Potassium sulphate (UK) or potassium sulfate (US) is an inorganic chemical compound which is also known as sulfate of potash, arcanite or was previously also known as potash of sulfur. It is an ionic compound which when dissolved in water dissociates into two ions - potassium cation and sulphate anion. By definition, a sulfate or sulphate ion is a polyatomic anion with an overall electrical charge of -2. On the other hand, Potassium can lose only one electron for attaining stable valence electronic configuration. Hence, from these facts, you can easily determine that the neutral potassium sulfate formula will have two cations of potassium and one anion of sulphate. Hence, the chemical formula of potassium sulphate is given as K2SO4. Thus, K2SO4 is the answer to be given when asked what is the chemical formula of potassium sulphate or what is the potassium sulphate chemical formula.
General Properties of Potassium Sulphate
Potassium sulphate is a white and odourless solid and is more commonly known for its useful properties as a fertilizer. It serves as a good source of potassium and sulfur for the plants as is depicted by the formula for potassium sulphate.
From the potassium sulphate formula or the potassium sulfate formula (whichever you are comfortable with), it is easy to calculate one of the physical properties of the compound - the molar mass. The molar mass of potassium sulphate as determined by the potassium sulphate formula is 174.26 /mol. Some of the other physical properties that cannot be obtained from potassium sulfate formula are noted below:
The density of the compound is 2.7 g/cm3.
The boiling point and the melting point of potassium sulphate are high. They are 1689℃ and 1069℃ respectively.
The ionic compound is highly soluble in water, sparingly soluble in glycerol solution and insoluble in solutions made up of acetone, alcohol, and cesium sulphide.
It is a non-flammable inorganic compound.
The crystals of potassium sulphate are transparent, very hard and are bitter and salty in taste.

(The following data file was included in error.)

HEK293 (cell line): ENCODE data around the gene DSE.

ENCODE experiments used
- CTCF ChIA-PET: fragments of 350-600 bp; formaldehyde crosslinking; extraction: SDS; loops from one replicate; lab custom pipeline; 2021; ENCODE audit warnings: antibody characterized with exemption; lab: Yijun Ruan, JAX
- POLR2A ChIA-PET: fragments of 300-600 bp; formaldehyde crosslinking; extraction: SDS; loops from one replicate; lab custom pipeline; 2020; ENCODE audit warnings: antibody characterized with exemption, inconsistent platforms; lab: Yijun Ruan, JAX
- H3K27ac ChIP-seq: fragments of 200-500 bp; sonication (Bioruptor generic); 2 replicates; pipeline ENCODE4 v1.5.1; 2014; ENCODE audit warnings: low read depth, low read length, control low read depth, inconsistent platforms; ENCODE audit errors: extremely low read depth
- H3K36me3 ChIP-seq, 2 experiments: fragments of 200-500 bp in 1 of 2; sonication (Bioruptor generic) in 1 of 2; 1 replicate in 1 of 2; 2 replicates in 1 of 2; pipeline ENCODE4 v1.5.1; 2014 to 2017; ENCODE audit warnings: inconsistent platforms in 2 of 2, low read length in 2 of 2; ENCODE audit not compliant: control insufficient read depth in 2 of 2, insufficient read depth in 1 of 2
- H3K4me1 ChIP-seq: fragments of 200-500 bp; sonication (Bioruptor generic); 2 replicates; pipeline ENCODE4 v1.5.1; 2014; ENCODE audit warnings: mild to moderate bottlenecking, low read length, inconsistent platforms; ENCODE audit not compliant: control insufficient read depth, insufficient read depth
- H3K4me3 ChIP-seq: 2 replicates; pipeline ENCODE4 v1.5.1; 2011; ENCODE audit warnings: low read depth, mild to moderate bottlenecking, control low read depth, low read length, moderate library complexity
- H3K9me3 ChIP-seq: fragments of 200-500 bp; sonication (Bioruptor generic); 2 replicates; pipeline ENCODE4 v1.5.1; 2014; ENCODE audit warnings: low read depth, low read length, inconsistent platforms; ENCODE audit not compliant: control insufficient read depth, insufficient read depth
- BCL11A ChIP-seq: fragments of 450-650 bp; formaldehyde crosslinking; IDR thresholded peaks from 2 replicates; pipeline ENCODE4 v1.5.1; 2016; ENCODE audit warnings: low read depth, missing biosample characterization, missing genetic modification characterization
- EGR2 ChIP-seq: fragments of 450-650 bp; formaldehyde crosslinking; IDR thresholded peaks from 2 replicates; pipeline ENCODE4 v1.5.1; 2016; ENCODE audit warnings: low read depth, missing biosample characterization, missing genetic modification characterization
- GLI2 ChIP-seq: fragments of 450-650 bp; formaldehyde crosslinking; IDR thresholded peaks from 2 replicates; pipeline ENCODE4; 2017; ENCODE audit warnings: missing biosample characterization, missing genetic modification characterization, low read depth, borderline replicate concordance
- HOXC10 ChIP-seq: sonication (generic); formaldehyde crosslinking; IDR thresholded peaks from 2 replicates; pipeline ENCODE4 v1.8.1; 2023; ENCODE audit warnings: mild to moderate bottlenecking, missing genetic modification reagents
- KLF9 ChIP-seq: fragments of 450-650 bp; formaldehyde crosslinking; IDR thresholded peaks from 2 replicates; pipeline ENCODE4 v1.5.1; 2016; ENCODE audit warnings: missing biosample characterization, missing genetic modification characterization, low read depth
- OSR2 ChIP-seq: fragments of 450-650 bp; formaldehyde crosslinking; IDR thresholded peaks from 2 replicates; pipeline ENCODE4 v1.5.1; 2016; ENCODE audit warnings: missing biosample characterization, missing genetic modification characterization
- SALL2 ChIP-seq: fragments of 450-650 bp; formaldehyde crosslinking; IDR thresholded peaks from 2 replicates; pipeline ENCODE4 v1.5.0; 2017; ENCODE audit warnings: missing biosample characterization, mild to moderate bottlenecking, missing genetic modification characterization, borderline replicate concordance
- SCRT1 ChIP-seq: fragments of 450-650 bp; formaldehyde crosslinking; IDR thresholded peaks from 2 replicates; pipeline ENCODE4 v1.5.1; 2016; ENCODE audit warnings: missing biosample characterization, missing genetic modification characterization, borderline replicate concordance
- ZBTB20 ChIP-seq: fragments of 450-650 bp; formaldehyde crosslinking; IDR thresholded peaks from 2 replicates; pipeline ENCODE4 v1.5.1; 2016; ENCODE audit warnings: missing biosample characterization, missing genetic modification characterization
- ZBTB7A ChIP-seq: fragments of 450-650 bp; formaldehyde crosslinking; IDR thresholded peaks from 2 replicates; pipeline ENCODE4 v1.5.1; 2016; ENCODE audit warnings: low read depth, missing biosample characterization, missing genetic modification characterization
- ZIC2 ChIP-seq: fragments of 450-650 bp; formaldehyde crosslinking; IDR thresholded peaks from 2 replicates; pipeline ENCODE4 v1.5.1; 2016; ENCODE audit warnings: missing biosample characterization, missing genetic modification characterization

Structural Characterisation of Potassium Sulphate
The structural formula of potassium sulphate shows the two potassium ions around the sulphate ions as depicted by the molecular formula of potassium sulphate. It is represented as follows:
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Potassium sulphate is naturally available in the mineral form of arcanite. It is a relatively rare mineral and hence more potassium sulphate can be found in the cocrystallization of potassium sulphate with magnesium sulphate, calcium sulphate or sodium sulphate. The crystal structure of the potassium sulphate mineral is orthorhombic. It exists in two crystalline forms - 𝛽-K2SO4 and 𝛼-K2SO4. Of the two, the 𝛽-K2SO4 is the common form and it converts into the 𝛼-K2SO4 form above the temperature of 583℃. Both of these forms are complex structures with sulphate ions adopting their typical tetrahedral structure. The structure of 𝛽-K2SO4 is as shown in the image below, with the yellow dots being sulphate anions surrounded by the two potassium cations:
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When the salt of potassium sulphate is heated in water with continuous swirling in a beaker, on settling, the crystals are observed to form a multi-arm spiral structure. These crystals are not known to form any hydrated compounds unlike sodium sulphate even though both the cations belong to the same group in the periodic table.
Industrial Production and Utilization of Potassium Sulphate
The most usual industrial method used for the production of potassium sulphate salt is by reacting potassium chloride with sulfuric acid. It produces potassium bisulphate as a product at the end of the first reaction. In the second step of the reaction, the newly formed potassium bisulphate reacts with potassium chloride to produce potassium sulphate. Both the reactions are given below, showing the balanced stoichiometry and chemical formula of potassium sulfate and other compounds:
KCl + H2SO4 → KHSO4 + HCl (First step: an exothermic reaction)
KHSO4 + KCl → K2SO4 + HCl (Second step: an endothermic reaction)
The main utilization of industrially produced potassium sulphate is for its use as a fertilizer. Along with being a source of both potassium and sulphur it also does not chloride which is harmful to the crops, thus making it a suitable fertilizer. The crude form of the salt is also sometimes used for the manufacturing of glass, as a flash reducer in artillery propellant charges, as an alternative blast media similar to soda blasting and also in pyrotechnics along with potassium nitrate for the generation of purple flame.